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Hit Me with Your Rhythm Stick

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"Hit Me with Your Rhythm Stick"
Single by Ian and the Blockheads
B-side"There Ain't Half Been Some Clever Bastards"
Released23 November 1978 (1978-11-23)
StudioThe Workhouse Studio, London
Producer(s)Laurie Latham
Ian and the Blockheads singles chronology
"What a Waste"
"Hit Me with Your Rhythm Stick"
"Reasons to be Cheerful, Part 3"
Official video
"Hit Me with Your Rhythm Stick" on YouTube

"Hit Me with Your Rhythm Stick" is a song by Ian Dury and the Blockheads, first released as a single on Stiff Records in the UK on 23 November 1978 and credited to "Ian & the Blockheads". Written by Dury and the Blockheads' multi-instrumentalist Chaz Jankel, it is the group's most successful single, reaching number one on the UK Singles Chart in January 1979 as well as reaching the top three in Ireland, Australia and New Zealand, and it was also a top 20 hit in several European countries.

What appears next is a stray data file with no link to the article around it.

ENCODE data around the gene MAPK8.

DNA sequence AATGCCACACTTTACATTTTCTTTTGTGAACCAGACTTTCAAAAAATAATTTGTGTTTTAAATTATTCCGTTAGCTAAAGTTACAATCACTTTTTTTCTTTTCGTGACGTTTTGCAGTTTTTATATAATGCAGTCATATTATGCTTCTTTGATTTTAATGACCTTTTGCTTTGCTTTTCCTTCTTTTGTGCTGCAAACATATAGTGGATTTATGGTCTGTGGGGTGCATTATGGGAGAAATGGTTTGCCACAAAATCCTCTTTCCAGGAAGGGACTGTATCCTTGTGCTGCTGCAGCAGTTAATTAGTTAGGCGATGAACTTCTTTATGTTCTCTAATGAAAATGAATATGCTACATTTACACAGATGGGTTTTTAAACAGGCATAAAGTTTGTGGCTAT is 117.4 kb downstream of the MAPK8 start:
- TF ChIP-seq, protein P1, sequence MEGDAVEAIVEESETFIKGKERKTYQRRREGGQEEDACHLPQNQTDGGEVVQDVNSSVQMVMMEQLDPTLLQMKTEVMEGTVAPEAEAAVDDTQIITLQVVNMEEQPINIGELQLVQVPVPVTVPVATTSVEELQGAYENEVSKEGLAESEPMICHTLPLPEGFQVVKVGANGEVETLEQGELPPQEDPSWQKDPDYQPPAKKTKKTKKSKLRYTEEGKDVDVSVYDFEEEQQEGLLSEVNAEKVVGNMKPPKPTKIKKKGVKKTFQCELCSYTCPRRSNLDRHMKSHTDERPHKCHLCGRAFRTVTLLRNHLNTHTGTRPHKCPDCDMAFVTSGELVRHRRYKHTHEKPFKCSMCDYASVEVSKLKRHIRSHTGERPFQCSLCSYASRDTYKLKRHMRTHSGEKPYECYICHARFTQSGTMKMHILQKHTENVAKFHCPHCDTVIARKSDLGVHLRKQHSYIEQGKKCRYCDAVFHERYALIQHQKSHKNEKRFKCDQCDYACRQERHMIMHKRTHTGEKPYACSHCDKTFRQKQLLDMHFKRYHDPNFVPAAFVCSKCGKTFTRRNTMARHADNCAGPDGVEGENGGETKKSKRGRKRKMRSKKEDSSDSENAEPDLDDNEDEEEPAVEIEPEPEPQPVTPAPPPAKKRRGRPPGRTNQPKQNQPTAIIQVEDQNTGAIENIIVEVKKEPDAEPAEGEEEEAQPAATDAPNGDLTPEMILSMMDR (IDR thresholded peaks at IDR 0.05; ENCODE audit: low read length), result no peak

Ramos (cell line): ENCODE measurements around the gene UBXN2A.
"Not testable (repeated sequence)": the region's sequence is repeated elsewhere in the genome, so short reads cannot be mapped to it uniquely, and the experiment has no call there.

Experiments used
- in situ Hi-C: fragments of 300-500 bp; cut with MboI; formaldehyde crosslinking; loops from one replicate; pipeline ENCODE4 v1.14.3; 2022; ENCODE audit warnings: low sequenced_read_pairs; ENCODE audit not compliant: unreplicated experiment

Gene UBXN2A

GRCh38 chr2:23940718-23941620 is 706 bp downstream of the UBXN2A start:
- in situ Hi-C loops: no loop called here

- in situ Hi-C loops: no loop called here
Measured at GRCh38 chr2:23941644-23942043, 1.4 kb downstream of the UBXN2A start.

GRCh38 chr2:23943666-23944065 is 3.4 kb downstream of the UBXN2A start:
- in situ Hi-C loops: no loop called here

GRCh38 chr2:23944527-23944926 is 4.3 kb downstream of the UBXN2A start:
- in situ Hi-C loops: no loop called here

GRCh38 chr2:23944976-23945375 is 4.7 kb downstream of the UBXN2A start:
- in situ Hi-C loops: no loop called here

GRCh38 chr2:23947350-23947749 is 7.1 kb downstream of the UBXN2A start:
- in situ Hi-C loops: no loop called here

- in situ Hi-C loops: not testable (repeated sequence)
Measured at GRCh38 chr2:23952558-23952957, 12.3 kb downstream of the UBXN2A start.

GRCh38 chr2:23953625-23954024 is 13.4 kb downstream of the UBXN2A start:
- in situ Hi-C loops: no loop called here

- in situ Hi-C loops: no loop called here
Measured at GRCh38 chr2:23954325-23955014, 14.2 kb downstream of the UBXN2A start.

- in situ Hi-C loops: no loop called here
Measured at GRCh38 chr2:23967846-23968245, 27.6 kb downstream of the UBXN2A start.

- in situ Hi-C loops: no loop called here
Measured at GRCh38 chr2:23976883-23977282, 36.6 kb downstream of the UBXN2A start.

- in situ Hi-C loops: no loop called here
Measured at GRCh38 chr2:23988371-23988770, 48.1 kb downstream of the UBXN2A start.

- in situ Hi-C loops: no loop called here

"Hit Me with Your Rhythm Stick" was named the 12th best single of 1978 by the writers of British music magazine NME,[5] and best single of 1979 in the annual 'Pazz & Jop' poll organised by music critic Robert Christgau in The Village Voice.[6] It was also named the 3rd best post-punk 7" ever made by Fact magazine.[4] By September 2017, it had sold over 1.29 million copies in the UK, making it the 114th biggest selling single of all time in the UK.[7]